- Ian Wyrack is a college student who trains under Mr. Serbousek, and who comes into conflict with Bo when Bo joins the team's workouts. Wyrack resents the fact that Bo is faster than he, and later bets Bo's girlfriend 500 dollars that his relay team can beat Bo in the Yukon Jack triathlon.
- Lucas Brewster is Bo's father and the main antagonist. He is controlling and authoritarian, and Bo comes into frequent conflict with him. He is divorced from Bo's mother, but although Bo and his brother live with their mom, they still see their dad frequently.
Like most of Crutcher's novels, this book features characters with intense backstories. Crutcher deals with many intense and extremely difficult issues, and his characters reflect that. Gorman wrote, “Bo’s father is not merely mean, he’s vicious.” And, “When Bo finds a girlfriend, she is not merely understanding, she is martial arts expert who was horrendously mistreated by an adoptive family and is training to be on the ‘American Gladiators’ television show.” And, “The leader of Bo’s anger management group, which is central to the narrative, is not merely wise, warm and brave, he is a Japanese-American cowboy with a full Texas twang.” And, “Other kids in the group are not just in trouble, they are victims of child molestation, physical and verbal abuse, poverty and abandonment.” And, “The bad guys are so bad. One of them even shoots his child’s puppy!"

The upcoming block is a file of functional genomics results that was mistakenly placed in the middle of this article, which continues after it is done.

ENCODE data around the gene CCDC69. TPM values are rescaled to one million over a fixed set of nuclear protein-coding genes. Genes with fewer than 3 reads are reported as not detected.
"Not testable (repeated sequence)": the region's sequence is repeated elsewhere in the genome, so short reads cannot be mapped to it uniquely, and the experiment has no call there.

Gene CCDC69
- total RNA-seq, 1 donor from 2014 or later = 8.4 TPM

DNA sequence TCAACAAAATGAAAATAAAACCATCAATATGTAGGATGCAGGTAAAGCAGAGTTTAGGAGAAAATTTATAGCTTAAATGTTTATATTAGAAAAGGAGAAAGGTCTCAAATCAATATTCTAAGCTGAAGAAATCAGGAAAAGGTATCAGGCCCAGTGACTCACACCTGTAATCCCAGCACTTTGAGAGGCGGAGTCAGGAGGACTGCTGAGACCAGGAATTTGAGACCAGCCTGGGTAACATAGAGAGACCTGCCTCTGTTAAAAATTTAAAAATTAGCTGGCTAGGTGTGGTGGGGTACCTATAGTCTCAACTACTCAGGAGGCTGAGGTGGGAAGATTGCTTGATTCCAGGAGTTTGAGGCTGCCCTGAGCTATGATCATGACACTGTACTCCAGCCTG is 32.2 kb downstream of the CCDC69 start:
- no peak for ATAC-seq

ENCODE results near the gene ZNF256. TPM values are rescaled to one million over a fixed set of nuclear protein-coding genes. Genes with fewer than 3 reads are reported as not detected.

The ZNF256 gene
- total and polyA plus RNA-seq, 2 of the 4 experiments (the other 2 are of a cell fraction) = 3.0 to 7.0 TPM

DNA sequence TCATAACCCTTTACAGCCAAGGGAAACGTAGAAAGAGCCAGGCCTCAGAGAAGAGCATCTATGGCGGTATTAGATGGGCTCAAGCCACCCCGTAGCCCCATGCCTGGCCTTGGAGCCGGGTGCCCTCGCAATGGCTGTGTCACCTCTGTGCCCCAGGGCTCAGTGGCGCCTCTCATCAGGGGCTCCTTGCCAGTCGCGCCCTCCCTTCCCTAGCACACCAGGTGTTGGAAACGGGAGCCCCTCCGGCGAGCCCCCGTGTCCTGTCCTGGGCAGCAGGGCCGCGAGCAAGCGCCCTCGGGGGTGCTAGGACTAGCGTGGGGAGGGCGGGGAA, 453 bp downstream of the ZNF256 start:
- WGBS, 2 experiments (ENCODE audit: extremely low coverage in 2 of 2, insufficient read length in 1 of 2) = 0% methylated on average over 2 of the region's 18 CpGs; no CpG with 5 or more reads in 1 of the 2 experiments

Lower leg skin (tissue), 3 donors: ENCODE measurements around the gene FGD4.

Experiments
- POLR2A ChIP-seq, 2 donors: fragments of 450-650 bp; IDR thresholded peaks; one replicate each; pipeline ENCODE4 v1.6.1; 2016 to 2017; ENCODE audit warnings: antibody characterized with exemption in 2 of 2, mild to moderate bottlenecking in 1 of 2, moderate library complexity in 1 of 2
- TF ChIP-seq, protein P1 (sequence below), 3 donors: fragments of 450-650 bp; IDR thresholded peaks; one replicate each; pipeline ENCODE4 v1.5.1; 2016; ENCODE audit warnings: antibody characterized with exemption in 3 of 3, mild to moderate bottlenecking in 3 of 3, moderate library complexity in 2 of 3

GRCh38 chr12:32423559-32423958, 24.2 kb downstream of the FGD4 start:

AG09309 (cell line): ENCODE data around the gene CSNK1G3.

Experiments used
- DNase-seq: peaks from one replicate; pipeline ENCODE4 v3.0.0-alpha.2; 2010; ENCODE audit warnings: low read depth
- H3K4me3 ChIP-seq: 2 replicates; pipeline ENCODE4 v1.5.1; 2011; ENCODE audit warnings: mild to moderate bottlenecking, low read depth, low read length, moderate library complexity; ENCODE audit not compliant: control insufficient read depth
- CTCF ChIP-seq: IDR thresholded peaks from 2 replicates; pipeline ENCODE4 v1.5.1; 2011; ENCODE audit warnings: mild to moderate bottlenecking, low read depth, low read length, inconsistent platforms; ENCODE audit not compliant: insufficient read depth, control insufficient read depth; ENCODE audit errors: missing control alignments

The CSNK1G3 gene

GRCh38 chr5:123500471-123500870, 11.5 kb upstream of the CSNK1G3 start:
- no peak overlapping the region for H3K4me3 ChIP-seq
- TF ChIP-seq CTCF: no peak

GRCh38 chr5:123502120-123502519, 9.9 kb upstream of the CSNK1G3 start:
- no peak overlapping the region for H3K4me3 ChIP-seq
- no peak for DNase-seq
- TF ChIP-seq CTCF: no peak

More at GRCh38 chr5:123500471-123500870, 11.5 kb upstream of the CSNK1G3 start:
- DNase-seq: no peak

Like many of Crutcher's other novels, Ironman deals with the physical and emotional growth of adolescent athletes. This novel focuses on father-son relationships with the dynamic between Bo and his father, and on anger management through Mr. Nak's group, which talks about the causes and true emotions behind the anger many characters experience.
Some other (potentially controversial) themes the novel touches on include:
Themes and Reviews
Crutcher got many reviews for the theme. O'malley wrote about Bo's goals by saying," Beauregard Brewster yearns to excel in the upcoming Yukon Jack, swimming-biking-running triathlon." O'malley also talked about the implements that get in Bo's way. She wrote," we meet Beau's father, whose difficult relationship with his son bears strong resemblance to that between Redmond and Beau. O'malley also wrote the obstacles Bo has to face." She noted, " Anger management group sessions at school that beau has been ordered to attend." And, " Lionel Serbousck, now a young-and, accidentally, gay- journalism teacher and an important mentor." Sierruta commented on Crutcher's idea of Bo's and his dad's relationship in the past and how it affects their relationship in the future. In the Horn Book Magazine, he wrote, " when Beauregard Brewster was nine years old, a confrontation with his father over a slammed door caused him to be banished to his room from his own family. For several months Bo was confined to his bedroom and forbidden to participate in after-school activities, eat at the dinner table, or even join the family for Christmas celebration. Although Bo is now a high school senior, the incident serves as a metaphor for his life." This particular incident was the first manifestation of a power struggle between Bo and his father than is still going strong throughout the book.